What Do You Do All Day? (or "Stop Me Before I Volunteer Again")
Thursday, November 28, 2002
What I Finished Reading Today:
The Stepford Wives by Ira Levin
OK, so I never saw the movie. But of course I haven't escaped hearing about the creepy flick in which all of a suburban town's wives are turned into emotionless, perfect automatons - it's part of our pop culture lexicon. So when I saw this book at an estate sale a while back, I thought it might be a fast, fun read. It was. But what surprised me is that it's also a pretty nifty piece of very timely social commentary (or at least it would have been at the time it was written, in 1972).
I realized years ago that some of the most successful horror movies (and books) are those which exploit and make obvious a specific fear running just under the surface of the social currents of our society. In the 1950s, when people were learning to live with the knowledge that nuclear fission was possible - and were very scared of it - we got a lot of movies about radiation-enhanced mutant monsters of one sort or another. In the 1980s, when many baby boomers were settling into what were becoming long-term marriages, and perhaps dealing with outside temptations and the fears of either being trapped forever in one relationship, or destroying their families by stepping outside the bonds of marriage, we got Fatal Attraction, and its picture of what can happen as a result of an illicit sexual affair. And in the early '90s, when baby boomers were still having children, but worried about how to raise them well and still have time for their own busy lives (just who can you trust with your children, anyway?), we got The Hand that Rocks the Cradle, which brought to life everyone's worst nightmare of a nanny (and played very effectively on the guilt of parents who do bring in help to raise their kids).
Because it seems to be somehow cathartic to see our worst fears brought to life and played out on screen, in someone else's life and not our own, movies that hit these kinds of nerves can be wildly successful at the box office. And now, after reading The Stepford Wives, I can see exactly why it was such a big hit -- both as a book and as a movie -- and why it has stayed with us for so long.
In the 1960s and 1970s, women began making huge strides in creating identities for themselves outside the boundaries of home and family. But these moves toward independence and individuality created deep fears in both men and women. Simplifying greatly, men feared that the helpers and caretakers they had come to expect in their lives would somehow disappear forever...while women often feared they would suffocate and die if they could never be any more than someone's wife or mother. And Stepford quite handily hits both those nails square on the head.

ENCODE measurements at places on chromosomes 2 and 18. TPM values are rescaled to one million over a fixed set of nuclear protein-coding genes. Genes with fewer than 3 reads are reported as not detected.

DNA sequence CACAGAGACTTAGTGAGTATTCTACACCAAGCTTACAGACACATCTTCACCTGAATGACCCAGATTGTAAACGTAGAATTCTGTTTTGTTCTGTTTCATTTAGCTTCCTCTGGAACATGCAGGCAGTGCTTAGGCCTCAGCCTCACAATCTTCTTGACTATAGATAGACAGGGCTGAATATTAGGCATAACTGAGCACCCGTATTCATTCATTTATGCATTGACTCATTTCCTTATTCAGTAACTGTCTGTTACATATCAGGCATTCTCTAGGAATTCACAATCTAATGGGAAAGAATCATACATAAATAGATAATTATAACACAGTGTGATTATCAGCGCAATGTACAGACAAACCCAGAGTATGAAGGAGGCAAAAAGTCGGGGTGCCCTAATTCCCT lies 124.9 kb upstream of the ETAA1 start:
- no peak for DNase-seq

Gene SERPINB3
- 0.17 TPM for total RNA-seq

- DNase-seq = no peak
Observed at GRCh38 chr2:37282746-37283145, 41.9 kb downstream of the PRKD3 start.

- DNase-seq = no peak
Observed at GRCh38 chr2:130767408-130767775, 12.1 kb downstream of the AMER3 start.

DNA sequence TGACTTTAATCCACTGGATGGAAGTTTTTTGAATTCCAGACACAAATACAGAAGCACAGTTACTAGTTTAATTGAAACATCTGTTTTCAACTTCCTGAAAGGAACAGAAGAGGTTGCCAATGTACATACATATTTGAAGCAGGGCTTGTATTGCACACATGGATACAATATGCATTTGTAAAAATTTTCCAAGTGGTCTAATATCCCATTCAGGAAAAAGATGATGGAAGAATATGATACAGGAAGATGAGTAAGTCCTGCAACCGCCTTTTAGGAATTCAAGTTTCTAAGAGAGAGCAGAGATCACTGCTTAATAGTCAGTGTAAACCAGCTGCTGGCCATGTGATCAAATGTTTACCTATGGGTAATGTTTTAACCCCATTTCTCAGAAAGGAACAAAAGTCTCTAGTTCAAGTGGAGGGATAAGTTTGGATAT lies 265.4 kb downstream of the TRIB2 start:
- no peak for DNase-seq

The story centers on a woman - Joanna, a housewife and aspiring photographer - who has just moved from the city to a quiet suburb with her husband and two kids. But while the husband very quickly settles into the suburban lifestyle, and happily joins the local men's club, Joanna has a hard time making friends with the local women...none of whom share her interests outside the home, and all of whom seem oddly obsessed with cooking, cleaning and laundry.
Finally, Joanna does make a couple of friends who seem different from the others, Bobbie and Charmaine, who are also both relative newcomers. But after a weekend alone with her husband, Charmaine suddenly does an about-face and becomes as drone-like as the other town women. Bobbie and Joanna become afraid there's something in the town's water supply that is drugging the women there, and both start pressuring their husbands to move before whatever it is gets them, too. But then, a few weeks later, Bobbie spends a weekend alone with her husband, and she, too, emerges a changed woman...which sends Joanna into an absolute panic.
The book is only 150 pages long, and it's so simple it can be read cover to cover in not much more than an hour. But it's actually pretty surprising how beautifully Levin's simple story so completely captures its small but significant part of the early '70s zeitgeist. (And he seems to have a talent for this kind of audience-grabbing story -- he's also the author of Rosemary's Baby, The Boys from Brazil and A Kiss Before Dying, all very successful in their day as well.) I've heard a remake of the movie may be in the works today...but it's hard to imagine it being as successful today on screen as it was in 1975, when the first movie came out, simply because I think we have moved forward a bit since then, and today's men and women have slightly different fears. If Levin - or anyone else - can figure out what today's fears are, however, and come up with another story as simple, iconic and of-the-moment as this one, they'd certainly have another huge hit on their hands.